UK will withdraw from an agreement that allows some other European countries to fish between six and 12 miles from its coast to “take back control” of fishing policy.
The vote was moved by Corbyn’s Labour to get May to change her government’s austerity agenda and increase public spending, but May’s coalition won narrowly.
The Good Friday Agreement guarantees power-sharing between North Ireland and Britain over Irish affairs, but a failure to resolve the deadlock would risk reverting to direct rule under London and limited influence in Brexit talks.
Nicola Sturgeon said she intends to offer Scots a fresh choice on secession as soon as it was clear what Brexit meant.
Britain would allow current immigrants from the EU to retain healthcare, work rights and other benefits that are more generous than those given to migrants from elsewhere.
Democratic Unionist Party’s ten lawmakers will now vote in support of May’s 318 Conservatives in the 650-seat parliament on the budget, legislative agenda, motions of confidence and Brexit.
Fans of the Labour Party leader outnumbered those for Radiohead, Foo Fighters and Ed Sheeran, as the chant “Oh, Jeremy Corbyn” rang round the world’s biggest greenfield festival.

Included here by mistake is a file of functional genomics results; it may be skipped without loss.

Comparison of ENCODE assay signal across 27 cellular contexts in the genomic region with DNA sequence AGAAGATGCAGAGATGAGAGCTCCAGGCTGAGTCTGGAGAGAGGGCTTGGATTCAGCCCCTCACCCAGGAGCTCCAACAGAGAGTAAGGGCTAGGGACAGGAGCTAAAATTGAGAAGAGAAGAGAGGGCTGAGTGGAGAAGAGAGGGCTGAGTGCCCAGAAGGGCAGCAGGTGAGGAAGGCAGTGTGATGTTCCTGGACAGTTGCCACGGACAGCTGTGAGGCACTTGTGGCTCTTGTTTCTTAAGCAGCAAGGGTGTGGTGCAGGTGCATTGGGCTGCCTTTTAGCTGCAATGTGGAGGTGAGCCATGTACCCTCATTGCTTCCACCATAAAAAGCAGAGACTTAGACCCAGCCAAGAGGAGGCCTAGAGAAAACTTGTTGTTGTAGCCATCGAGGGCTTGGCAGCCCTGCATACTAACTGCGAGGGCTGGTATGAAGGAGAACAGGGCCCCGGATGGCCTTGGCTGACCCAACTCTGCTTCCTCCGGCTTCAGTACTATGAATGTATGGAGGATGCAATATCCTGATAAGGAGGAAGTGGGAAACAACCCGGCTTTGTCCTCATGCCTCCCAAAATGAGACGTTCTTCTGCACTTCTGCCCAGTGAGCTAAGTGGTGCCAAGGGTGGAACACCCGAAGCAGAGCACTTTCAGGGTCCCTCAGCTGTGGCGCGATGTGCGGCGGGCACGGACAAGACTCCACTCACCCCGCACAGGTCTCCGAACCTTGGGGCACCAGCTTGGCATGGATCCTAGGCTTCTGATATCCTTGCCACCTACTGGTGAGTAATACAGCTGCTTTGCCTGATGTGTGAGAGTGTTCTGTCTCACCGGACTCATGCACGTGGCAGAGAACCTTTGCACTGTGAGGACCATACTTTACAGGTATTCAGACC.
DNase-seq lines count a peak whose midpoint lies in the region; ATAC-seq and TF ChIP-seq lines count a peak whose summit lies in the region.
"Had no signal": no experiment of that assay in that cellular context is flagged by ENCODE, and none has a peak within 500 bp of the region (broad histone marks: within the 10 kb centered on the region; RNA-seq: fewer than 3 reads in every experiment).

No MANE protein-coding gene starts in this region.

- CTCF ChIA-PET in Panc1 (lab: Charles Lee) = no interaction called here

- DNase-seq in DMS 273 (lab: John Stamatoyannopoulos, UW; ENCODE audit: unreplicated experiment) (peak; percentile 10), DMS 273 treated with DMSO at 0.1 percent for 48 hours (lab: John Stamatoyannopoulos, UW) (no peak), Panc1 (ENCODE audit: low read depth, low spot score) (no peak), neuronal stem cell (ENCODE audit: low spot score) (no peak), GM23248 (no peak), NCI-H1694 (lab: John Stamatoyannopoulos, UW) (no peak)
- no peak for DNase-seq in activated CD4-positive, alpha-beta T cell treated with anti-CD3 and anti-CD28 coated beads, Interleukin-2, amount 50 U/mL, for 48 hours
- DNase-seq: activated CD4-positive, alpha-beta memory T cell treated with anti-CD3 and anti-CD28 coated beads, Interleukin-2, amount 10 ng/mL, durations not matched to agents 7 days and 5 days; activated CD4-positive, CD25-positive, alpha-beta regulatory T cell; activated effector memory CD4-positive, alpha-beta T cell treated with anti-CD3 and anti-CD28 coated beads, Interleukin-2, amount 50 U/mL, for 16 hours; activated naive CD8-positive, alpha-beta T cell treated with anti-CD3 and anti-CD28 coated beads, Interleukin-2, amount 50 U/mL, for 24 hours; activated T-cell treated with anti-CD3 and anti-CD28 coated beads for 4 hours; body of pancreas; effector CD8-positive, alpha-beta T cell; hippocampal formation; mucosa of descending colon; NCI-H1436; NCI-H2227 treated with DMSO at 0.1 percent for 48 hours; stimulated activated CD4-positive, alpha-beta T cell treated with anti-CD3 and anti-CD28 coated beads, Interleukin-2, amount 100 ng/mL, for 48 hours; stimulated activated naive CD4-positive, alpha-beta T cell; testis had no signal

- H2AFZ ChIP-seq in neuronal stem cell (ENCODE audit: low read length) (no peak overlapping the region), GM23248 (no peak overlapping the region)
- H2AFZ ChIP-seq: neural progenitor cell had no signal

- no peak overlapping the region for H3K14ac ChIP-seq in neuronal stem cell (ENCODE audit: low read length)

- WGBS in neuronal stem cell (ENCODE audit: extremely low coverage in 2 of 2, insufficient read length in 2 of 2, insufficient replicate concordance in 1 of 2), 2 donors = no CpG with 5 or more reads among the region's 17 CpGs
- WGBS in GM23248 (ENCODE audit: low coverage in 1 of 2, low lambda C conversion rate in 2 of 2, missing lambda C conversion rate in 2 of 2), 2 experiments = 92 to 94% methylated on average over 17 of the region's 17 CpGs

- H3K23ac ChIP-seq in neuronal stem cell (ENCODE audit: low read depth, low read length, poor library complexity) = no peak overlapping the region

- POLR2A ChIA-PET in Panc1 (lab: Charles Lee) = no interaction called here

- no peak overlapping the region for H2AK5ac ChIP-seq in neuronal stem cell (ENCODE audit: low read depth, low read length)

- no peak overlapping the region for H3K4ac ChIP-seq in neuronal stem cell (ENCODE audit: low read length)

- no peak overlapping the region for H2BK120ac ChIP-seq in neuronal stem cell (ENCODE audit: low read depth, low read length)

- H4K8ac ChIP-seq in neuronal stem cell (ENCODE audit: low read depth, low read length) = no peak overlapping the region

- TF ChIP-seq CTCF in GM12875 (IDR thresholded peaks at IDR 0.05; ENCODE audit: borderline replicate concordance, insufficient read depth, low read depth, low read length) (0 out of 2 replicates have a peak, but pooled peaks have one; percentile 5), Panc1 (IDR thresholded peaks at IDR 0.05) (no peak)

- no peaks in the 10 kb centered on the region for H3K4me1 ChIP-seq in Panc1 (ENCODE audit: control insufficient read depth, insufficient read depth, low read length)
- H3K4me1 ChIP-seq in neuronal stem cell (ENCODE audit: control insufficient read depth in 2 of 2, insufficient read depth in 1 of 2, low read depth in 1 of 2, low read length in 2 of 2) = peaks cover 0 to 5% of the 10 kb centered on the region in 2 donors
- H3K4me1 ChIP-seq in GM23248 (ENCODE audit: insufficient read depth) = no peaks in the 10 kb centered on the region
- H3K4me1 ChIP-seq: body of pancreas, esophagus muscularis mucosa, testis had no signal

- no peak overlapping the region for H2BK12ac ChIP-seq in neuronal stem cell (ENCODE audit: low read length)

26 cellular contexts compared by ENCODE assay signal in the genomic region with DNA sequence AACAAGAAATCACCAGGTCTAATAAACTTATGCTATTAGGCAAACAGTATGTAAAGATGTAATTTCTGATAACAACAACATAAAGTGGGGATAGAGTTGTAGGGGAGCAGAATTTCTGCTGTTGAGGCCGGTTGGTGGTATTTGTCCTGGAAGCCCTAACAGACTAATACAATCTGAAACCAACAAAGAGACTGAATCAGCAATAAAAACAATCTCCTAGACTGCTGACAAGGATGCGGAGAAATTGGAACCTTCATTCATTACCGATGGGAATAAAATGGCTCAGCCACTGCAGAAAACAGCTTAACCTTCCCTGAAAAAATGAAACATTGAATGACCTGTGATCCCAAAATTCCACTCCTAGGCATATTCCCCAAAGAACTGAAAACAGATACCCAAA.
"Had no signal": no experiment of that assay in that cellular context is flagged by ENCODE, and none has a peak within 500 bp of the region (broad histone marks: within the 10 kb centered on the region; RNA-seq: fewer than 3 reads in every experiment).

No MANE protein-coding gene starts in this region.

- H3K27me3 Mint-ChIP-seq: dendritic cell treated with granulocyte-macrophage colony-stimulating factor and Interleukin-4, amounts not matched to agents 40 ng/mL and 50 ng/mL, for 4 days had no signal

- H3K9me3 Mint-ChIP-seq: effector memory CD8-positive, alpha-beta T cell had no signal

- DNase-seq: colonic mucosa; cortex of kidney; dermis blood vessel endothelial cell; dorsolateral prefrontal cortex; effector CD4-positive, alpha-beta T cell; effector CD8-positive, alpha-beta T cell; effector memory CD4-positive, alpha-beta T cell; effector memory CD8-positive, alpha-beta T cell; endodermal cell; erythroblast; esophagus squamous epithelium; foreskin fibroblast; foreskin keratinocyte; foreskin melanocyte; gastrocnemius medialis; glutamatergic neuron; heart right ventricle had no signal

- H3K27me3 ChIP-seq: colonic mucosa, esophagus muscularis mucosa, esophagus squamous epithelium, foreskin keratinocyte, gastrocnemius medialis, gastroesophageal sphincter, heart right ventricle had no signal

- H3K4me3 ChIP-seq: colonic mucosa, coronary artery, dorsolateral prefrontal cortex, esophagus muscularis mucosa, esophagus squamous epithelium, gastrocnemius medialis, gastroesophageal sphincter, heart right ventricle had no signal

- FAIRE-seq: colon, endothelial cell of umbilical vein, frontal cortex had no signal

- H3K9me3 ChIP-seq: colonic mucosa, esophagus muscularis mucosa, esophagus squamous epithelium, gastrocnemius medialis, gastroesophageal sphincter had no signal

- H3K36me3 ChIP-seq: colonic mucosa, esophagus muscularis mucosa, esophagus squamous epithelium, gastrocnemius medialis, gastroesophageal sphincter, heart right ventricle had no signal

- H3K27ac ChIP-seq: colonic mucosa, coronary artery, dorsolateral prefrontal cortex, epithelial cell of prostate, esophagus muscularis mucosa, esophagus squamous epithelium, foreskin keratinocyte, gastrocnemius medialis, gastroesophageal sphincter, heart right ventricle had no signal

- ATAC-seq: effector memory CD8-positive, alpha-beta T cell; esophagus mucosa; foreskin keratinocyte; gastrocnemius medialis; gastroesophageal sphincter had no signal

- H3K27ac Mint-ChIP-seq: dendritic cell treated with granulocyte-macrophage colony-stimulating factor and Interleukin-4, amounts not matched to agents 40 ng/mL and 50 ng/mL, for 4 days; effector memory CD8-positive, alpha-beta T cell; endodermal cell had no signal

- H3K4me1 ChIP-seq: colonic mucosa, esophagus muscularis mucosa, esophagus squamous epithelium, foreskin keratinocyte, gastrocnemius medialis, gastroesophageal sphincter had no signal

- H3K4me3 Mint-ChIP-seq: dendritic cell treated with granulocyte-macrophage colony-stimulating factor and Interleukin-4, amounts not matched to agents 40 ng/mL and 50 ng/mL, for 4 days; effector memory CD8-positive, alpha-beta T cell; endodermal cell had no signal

“Free and fair trade has been the greatest liberator of the world’s poor, and today’s announcement shows our commitment to helping developing countries grow their economies and reduce poverty through trade.”
Some Basu documents Europe’s wine-producing hamlet where the landmark Schengen agreement was signed.
British PM Theresa May had asserted that “the country is coming together but Westminster is not”. The evidence seems to show exactly the reverse.
Most EU states are vying to host the European Banking Authority and the European Medicines Agency, which employ 1000+ people and come with large funding.
In her first negotiations in Brussels after the elections, May will look to provide assurances for the millions of EU expats settled in the UK post-Brexit.
The otherwise ceremonial Queen’s Speech, prepared by ministers to inform the government’s agenda, will be a de facto vote of confidence for May’s minority government when it is tabled in the parliament.
While May is unwilling to budge on reconsidering Brexit, she says she is trying to deliver a Brexit which commands “maximum public support”.
Talks begin amidst a politically uncertain environment, a weakened Conservative leadership and questions about the nature of Brexit itself.
A parliamentary session usually runs for a year but the government will double the length of the session to let lawmakers debate Britain’s approach to Brexit without interruption.
May inches closer to a deal with the DUP, which will help her stay in power, but the issue of ‘hard’ or ‘soft’ Brexit is still being debated.
Leo Varadkar, the son of an Indian immigrant, is the first gay premier of the once-staunchly Catholic country and the youngest person to hold the office.
With the US administration sending isolationist signals, Germany stands to gain from the global power vacuum.
Working with a minority government of which two key members resigned, PM May’s party faces a lot of challenges in the near future.